Format

Send to

Choose Destination
Microbes Infect. 2007 May;9(6):777-83. Epub 2007 Feb 21.

The naturally acquired immunity in severe malaria and its implication for a PfEMP-1 based vaccine.

Author information

1
Department of Parasitology, Mycology and Environmental Microbiology, Swedish Institute for Infectious Disease Control, Sweden. qijun.chen@smi.ki.se

Abstract

Malaria vaccine development has so far been largely focused on antigens involved in parasite invasion pathways rather than on antigens associated with severe disease and naturally acquired immunity. Individuals repeatedly exposed to Plasmodium falciparum will eventually become immune to severe disease. Parasite-derived antigens expressed on the infected red blood cell (iRBC) surface are the main targets of protective immunity and can be explored as a rational alternative in development of an anti-malaria vaccine.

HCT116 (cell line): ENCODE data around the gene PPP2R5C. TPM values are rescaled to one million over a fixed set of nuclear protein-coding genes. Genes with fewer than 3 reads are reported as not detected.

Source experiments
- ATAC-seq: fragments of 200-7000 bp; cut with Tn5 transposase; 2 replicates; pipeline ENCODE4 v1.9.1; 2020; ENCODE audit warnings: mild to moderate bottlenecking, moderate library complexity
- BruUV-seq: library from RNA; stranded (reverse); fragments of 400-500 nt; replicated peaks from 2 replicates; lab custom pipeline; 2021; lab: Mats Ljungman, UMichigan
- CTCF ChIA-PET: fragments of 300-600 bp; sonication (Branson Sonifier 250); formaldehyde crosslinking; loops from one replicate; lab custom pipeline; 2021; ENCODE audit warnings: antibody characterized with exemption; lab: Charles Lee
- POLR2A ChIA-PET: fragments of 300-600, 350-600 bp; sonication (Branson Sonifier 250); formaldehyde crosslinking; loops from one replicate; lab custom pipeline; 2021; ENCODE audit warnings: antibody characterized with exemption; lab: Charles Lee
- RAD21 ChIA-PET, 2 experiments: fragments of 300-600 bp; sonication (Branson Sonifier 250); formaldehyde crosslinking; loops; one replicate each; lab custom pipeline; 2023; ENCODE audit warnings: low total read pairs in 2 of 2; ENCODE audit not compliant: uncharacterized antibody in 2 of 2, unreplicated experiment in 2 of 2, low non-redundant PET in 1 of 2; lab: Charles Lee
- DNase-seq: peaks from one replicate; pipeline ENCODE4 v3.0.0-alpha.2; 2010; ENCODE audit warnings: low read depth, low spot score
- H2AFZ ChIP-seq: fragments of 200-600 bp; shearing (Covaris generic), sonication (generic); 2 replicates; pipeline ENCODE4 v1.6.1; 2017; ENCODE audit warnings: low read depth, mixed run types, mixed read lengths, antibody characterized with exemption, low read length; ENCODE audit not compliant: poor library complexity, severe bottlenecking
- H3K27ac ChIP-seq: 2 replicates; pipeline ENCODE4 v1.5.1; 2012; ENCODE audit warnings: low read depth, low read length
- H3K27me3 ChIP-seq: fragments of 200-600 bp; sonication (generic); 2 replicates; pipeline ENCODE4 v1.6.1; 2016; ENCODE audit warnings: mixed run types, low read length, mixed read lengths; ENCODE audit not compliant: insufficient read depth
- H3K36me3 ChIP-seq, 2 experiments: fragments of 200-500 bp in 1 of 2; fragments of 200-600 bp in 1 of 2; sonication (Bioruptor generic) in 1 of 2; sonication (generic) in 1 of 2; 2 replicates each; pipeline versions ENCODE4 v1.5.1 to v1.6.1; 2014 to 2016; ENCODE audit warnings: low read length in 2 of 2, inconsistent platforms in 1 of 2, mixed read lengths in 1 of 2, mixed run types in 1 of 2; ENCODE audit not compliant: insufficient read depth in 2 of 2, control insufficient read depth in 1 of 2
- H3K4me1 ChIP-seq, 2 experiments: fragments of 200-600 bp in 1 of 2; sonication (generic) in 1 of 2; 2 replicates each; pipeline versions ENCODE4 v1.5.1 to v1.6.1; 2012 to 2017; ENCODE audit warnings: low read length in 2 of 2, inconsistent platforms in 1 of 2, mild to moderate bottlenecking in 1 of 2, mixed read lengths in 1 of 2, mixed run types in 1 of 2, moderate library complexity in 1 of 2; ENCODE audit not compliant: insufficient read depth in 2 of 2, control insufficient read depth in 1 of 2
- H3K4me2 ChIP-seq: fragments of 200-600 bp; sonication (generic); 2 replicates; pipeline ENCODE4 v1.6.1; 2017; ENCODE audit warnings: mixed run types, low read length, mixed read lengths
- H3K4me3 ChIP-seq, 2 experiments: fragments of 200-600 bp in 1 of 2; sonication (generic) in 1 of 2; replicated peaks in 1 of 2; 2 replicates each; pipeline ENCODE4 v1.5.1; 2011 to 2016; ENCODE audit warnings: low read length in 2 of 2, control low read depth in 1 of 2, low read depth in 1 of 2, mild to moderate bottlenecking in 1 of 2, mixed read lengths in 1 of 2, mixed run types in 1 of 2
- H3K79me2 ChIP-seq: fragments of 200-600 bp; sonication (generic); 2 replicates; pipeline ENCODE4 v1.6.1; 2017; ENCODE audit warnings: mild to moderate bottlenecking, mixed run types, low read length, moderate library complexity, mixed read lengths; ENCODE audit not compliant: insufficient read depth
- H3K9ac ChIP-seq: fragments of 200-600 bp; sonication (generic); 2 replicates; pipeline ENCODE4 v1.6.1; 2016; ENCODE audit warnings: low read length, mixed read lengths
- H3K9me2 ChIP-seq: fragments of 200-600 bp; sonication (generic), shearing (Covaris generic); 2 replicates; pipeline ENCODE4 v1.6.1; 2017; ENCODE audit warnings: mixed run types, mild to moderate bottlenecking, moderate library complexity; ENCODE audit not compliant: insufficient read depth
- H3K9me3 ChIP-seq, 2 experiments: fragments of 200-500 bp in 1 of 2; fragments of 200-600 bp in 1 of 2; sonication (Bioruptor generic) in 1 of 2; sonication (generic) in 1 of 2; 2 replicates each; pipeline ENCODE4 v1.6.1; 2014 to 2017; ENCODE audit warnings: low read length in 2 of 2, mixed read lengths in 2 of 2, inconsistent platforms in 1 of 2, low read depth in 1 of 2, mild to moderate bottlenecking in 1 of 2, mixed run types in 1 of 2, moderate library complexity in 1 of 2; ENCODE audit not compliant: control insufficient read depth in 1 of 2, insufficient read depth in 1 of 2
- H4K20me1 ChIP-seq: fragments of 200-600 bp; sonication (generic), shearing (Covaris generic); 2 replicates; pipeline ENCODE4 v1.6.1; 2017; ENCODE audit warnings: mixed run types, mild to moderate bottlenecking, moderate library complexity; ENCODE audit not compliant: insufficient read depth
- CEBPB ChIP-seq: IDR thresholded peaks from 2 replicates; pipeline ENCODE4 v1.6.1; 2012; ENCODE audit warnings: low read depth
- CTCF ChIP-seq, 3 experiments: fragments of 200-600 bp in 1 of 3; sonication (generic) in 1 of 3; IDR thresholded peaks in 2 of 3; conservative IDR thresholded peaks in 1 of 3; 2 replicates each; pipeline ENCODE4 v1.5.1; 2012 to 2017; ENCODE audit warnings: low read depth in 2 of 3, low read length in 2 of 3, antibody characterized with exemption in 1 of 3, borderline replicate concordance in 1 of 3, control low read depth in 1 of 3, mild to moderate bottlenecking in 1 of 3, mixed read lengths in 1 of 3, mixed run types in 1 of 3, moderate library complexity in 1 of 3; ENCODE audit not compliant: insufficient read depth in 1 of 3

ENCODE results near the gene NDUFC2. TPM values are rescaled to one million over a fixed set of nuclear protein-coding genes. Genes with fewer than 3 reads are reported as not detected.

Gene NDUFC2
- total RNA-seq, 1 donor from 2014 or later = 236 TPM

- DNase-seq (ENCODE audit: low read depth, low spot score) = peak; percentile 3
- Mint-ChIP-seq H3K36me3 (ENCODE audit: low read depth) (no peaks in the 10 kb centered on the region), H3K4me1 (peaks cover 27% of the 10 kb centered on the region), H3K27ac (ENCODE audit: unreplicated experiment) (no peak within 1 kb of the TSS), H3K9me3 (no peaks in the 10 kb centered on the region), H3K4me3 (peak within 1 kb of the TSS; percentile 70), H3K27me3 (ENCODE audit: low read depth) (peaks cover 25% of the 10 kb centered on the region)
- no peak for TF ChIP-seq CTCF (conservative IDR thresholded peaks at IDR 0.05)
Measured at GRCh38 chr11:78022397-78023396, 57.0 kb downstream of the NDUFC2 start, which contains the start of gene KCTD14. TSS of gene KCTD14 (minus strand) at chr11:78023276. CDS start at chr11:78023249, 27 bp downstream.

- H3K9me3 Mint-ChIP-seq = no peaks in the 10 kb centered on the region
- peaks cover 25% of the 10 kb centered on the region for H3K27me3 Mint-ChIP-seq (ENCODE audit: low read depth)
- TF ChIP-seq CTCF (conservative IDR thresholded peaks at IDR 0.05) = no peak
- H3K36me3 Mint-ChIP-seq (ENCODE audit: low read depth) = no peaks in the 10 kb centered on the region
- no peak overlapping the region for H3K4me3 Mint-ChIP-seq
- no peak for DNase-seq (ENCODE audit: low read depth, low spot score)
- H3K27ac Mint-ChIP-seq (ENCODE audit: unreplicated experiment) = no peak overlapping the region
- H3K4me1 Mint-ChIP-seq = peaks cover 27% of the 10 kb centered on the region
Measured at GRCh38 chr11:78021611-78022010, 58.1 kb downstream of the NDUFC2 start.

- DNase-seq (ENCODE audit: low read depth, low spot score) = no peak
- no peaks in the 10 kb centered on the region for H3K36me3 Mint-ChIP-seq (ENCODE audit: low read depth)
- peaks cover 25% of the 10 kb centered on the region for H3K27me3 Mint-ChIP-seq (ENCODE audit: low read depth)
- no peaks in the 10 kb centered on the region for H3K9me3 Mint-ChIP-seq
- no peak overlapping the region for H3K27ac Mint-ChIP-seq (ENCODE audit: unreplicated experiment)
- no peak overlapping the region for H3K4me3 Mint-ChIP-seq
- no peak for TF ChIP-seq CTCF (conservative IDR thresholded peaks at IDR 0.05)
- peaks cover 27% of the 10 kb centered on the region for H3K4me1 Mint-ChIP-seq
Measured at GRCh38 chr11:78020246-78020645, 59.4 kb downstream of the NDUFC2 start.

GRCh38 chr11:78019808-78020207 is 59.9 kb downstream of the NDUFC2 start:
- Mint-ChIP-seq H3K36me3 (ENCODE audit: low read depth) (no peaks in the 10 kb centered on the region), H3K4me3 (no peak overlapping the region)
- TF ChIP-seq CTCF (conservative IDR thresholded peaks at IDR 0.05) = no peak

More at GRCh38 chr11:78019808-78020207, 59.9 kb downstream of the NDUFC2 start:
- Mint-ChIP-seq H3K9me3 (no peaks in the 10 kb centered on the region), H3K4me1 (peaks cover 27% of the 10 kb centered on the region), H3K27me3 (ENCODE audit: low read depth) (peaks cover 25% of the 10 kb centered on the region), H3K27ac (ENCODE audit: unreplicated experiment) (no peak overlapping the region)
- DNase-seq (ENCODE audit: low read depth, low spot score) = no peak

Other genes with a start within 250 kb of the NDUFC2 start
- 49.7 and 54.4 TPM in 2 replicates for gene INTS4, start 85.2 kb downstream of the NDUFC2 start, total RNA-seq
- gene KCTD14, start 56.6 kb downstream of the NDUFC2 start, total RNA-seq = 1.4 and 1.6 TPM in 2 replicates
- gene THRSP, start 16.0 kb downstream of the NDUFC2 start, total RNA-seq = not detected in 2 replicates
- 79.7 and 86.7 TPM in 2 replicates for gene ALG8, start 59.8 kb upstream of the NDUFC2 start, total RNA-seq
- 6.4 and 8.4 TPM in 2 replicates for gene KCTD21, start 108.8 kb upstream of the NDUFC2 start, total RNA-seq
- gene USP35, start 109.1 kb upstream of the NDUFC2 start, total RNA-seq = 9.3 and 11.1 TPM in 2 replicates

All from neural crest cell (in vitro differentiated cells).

PMID:
17398133
DOI:
10.1016/j.micinf.2007.02.009
[Indexed for MEDLINE]

Supplemental Content

Full text links

Icon for Elsevier Science
Loading ...
Support Center